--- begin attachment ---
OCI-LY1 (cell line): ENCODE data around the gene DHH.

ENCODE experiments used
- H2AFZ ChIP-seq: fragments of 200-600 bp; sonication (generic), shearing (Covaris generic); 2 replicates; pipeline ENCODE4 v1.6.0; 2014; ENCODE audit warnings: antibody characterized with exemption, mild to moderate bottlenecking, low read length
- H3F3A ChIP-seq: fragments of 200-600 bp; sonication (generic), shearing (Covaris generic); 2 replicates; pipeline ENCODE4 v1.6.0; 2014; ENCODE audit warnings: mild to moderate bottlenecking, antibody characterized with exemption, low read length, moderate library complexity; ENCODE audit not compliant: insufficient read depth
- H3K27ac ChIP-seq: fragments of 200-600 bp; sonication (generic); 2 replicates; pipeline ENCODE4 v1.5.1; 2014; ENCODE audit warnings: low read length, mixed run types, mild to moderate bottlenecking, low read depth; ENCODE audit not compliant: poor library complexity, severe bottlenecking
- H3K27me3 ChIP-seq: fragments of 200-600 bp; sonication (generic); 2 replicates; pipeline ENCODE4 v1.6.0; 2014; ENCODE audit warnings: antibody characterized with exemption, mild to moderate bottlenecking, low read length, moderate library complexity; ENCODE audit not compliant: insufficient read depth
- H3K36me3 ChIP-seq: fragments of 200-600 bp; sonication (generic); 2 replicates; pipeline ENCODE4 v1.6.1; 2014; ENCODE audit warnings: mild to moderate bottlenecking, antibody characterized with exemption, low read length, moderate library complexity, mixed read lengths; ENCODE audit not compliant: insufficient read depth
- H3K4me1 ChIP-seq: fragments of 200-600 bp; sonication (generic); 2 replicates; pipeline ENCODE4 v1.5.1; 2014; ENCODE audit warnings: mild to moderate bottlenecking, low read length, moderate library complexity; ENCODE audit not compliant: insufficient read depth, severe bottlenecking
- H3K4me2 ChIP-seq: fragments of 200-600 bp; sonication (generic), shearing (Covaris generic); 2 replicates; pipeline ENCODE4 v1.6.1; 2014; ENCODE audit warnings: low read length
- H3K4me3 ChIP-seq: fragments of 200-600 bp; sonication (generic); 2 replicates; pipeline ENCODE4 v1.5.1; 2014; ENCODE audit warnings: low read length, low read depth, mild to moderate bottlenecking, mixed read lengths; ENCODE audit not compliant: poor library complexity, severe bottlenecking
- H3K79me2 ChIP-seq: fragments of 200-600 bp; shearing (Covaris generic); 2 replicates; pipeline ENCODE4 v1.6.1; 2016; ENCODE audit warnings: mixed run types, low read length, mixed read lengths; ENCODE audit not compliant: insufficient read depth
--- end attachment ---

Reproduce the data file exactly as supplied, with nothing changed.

OCI-LY1 (cell line): ENCODE data around the gene DHH.

ENCODE experiments used
- H2AFZ ChIP-seq: fragments of 200-600 bp; sonication (generic), shearing (Covaris generic); 2 replicates; pipeline ENCODE4 v1.6.0; 2014; ENCODE audit warnings: antibody characterized with exemption, mild to moderate bottlenecking, low read length
- H3F3A ChIP-seq: fragments of 200-600 bp; sonication (generic), shearing (Covaris generic); 2 replicates; pipeline ENCODE4 v1.6.0; 2014; ENCODE audit warnings: mild to moderate bottlenecking, antibody characterized with exemption, low read length, moderate library complexity; ENCODE audit not compliant: insufficient read depth
- H3K27ac ChIP-seq: fragments of 200-600 bp; sonication (generic); 2 replicates; pipeline ENCODE4 v1.5.1; 2014; ENCODE audit warnings: low read length, mixed run types, mild to moderate bottlenecking, low read depth; ENCODE audit not compliant: poor library complexity, severe bottlenecking
- H3K27me3 ChIP-seq: fragments of 200-600 bp; sonication (generic); 2 replicates; pipeline ENCODE4 v1.6.0; 2014; ENCODE audit warnings: antibody characterized with exemption, mild to moderate bottlenecking, low read length, moderate library complexity; ENCODE audit not compliant: insufficient read depth
- H3K36me3 ChIP-seq: fragments of 200-600 bp; sonication (generic); 2 replicates; pipeline ENCODE4 v1.6.1; 2014; ENCODE audit warnings: mild to moderate bottlenecking, antibody characterized with exemption, low read length, moderate library complexity, mixed read lengths; ENCODE audit not compliant: insufficient read depth
- H3K4me1 ChIP-seq: fragments of 200-600 bp; sonication (generic); 2 replicates; pipeline ENCODE4 v1.5.1; 2014; ENCODE audit warnings: mild to moderate bottlenecking, low read length, moderate library complexity; ENCODE audit not compliant: insufficient read depth, severe bottlenecking
- H3K4me2 ChIP-seq: fragments of 200-600 bp; sonication (generic), shearing (Covaris generic); 2 replicates; pipeline ENCODE4 v1.6.1; 2014; ENCODE audit warnings: low read length
- H3K4me3 ChIP-seq: fragments of 200-600 bp; sonication (generic); 2 replicates; pipeline ENCODE4 v1.5.1; 2014; ENCODE audit warnings: low read length, low read depth, mild to moderate bottlenecking, mixed read lengths; ENCODE audit not compliant: poor library complexity, severe bottlenecking
- H3K79me2 ChIP-seq: fragments of 200-600 bp; shearing (Covaris generic); 2 replicates; pipeline ENCODE4 v1.6.1; 2016; ENCODE audit warnings: mixed run types, low read length, mixed read lengths; ENCODE audit not compliant: insufficient read depth